In the year 1957, a kid named Joe Engressia found that whistling at a certain frequency allowed him to make long distance phone calls and they were pretty much expensive in that period. The technique he used is called Phone Phreaking and He is called the father of phreaking.
Humans haven’t stopped evolving these methods and undoubted the course of development has reached beyond horizons. Many are used for greater good purpose and some indeed have caused some dent damage. In that course, some techniques resurface from time to time with sophisticated development. And it’s Dolphin Attack now, which is terrorizing the smart phone/OS manufacturers.
Ultrasonic audio commands, that’s the key for its name. Usually, humans can’t hear any sound that has higher frequency than 20,000Hz but microphones can. When voice commands are broadcasted at this higher frequency it, AIs like Alexa, Siri etc easily respond to them. This is a threat that cannot be taken easily when this software are fully equipped to perform any action in the device.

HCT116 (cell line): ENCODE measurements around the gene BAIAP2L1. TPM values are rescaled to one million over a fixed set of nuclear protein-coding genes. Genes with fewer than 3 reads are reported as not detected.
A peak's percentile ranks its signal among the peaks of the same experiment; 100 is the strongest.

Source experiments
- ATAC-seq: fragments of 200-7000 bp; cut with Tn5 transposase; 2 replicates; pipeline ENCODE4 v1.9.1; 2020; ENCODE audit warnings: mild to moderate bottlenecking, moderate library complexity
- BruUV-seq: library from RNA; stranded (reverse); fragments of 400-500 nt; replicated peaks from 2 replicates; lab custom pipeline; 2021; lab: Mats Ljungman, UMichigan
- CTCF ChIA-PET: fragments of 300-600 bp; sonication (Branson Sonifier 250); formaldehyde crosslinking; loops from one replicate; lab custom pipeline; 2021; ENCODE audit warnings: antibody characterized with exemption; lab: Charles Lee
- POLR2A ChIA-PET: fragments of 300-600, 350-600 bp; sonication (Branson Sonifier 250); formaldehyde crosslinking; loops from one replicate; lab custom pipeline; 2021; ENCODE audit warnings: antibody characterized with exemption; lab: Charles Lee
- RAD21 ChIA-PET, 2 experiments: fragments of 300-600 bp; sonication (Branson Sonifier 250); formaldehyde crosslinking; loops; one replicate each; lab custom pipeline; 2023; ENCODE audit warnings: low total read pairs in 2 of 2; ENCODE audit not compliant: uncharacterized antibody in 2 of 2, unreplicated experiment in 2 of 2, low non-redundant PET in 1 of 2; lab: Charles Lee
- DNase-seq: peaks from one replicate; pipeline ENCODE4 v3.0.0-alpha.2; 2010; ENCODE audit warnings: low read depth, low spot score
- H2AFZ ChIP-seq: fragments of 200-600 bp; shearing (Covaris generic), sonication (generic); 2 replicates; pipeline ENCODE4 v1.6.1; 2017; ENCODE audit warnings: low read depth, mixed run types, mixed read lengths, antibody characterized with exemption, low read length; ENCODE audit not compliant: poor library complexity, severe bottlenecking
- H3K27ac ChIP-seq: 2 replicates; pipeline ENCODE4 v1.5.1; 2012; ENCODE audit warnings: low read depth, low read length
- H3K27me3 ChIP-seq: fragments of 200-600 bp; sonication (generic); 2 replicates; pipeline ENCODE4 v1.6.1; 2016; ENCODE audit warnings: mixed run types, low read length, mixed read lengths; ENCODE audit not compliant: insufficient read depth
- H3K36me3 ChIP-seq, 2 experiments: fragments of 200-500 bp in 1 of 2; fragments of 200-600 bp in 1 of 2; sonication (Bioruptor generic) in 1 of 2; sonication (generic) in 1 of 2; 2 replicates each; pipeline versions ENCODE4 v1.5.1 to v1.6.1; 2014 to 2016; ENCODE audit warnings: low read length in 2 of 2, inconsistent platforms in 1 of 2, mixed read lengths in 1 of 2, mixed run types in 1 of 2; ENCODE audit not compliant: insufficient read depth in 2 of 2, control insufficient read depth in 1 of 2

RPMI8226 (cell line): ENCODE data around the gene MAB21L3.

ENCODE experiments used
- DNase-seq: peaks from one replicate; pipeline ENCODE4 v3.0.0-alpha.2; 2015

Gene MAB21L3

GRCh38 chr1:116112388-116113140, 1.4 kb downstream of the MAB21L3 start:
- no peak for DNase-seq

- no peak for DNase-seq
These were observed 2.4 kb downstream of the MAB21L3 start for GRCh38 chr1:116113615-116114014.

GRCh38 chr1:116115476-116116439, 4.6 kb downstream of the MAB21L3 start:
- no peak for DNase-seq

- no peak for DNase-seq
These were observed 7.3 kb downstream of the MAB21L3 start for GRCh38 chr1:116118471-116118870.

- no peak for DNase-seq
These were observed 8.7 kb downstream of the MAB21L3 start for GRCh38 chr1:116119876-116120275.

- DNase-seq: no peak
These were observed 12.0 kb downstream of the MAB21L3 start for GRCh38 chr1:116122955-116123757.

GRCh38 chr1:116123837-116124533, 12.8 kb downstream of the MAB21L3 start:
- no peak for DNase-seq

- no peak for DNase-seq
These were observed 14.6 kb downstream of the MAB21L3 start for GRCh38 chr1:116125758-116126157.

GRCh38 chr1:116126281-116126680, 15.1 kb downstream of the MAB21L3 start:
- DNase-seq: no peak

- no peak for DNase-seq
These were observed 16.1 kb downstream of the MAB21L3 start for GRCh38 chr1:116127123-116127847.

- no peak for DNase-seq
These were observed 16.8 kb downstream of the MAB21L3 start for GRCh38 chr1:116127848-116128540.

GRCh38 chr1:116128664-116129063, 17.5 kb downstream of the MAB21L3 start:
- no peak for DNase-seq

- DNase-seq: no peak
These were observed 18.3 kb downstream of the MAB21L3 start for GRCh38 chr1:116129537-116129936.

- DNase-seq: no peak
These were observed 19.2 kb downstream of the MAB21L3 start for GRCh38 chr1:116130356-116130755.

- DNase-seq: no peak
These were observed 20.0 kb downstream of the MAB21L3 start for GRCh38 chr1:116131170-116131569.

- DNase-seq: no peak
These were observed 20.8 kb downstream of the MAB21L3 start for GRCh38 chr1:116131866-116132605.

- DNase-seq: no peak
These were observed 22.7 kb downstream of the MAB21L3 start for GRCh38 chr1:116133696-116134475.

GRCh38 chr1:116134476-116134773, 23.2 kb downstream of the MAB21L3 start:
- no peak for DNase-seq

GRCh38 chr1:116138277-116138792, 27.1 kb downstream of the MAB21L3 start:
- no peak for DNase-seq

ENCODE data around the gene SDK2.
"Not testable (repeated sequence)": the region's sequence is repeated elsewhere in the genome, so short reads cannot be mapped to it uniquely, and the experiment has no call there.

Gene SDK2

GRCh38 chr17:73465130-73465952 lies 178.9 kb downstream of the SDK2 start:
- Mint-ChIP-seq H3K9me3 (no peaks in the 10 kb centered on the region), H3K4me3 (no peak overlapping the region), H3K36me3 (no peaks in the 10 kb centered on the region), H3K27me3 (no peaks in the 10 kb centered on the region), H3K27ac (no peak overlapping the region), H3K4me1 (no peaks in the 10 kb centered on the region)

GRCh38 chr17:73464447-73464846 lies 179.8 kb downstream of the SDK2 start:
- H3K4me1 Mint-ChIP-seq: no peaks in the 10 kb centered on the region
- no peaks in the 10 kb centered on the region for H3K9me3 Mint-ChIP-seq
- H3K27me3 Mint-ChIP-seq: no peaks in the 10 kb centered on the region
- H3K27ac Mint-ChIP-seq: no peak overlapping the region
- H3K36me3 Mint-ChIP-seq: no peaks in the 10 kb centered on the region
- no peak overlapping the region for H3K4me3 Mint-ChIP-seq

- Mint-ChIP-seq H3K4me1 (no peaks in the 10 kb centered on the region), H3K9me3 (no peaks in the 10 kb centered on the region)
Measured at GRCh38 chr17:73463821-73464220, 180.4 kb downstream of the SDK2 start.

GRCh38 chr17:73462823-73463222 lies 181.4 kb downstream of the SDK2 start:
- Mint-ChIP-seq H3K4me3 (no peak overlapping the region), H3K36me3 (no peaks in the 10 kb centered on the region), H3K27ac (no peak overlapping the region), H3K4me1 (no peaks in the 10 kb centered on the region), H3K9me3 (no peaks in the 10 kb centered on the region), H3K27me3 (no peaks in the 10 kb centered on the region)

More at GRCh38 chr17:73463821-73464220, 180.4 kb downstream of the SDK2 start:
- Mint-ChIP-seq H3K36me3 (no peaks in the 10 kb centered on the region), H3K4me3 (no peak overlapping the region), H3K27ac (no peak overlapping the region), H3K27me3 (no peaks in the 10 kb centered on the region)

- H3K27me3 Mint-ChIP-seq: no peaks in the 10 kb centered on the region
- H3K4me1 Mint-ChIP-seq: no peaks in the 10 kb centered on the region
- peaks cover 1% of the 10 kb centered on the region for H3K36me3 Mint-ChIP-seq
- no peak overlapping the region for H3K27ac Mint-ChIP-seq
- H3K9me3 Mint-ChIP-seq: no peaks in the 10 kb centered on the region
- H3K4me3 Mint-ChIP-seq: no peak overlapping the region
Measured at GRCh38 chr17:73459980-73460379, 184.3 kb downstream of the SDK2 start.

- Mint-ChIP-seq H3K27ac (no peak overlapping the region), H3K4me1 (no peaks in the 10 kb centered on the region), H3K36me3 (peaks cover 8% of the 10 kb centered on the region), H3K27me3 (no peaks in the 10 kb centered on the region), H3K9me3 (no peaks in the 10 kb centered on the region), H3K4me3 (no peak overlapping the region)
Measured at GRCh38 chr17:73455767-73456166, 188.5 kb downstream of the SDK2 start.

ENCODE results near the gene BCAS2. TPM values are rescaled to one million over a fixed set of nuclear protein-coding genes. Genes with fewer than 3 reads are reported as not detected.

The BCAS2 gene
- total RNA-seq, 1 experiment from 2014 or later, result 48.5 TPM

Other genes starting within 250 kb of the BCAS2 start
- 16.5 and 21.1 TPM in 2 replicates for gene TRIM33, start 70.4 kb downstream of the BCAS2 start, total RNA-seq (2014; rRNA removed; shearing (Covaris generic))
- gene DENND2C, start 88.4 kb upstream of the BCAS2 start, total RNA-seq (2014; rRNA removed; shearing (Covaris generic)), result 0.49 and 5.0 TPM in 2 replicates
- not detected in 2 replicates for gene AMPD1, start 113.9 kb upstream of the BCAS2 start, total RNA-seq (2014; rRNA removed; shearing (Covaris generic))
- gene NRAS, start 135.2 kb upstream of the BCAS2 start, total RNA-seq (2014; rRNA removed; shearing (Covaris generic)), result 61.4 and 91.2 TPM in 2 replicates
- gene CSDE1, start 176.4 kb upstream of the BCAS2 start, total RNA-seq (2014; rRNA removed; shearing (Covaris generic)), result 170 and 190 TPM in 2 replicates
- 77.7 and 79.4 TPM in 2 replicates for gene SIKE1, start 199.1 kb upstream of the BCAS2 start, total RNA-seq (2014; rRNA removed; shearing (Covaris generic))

So far, the claims are not recognized by manufacturers but more than one team has reported about this concern. The vulnerable situations for devices are: the attack broadcast should happen within 5 feet from the phone and for AIs like Alexa and Siri it has to be pre-activated. But what you really have to fear is these high Hz voice commands could be embedded with buffering videos on website or telecasted in public.
Google assistant offers an option which makes the device respond to only specific voice. Researchers suggest that the manufacturers should device the equipments with microphones which don’t pick up voices beyond 20000Hz and smart home assistants should avoid responding to external voices.
Amazon has responded with a reply that it will be reviewing the papers released by researchers. Also both Amazon and Google have expressed that they value their customer’s privacy and security very much. Time is to provide an answer or a solution.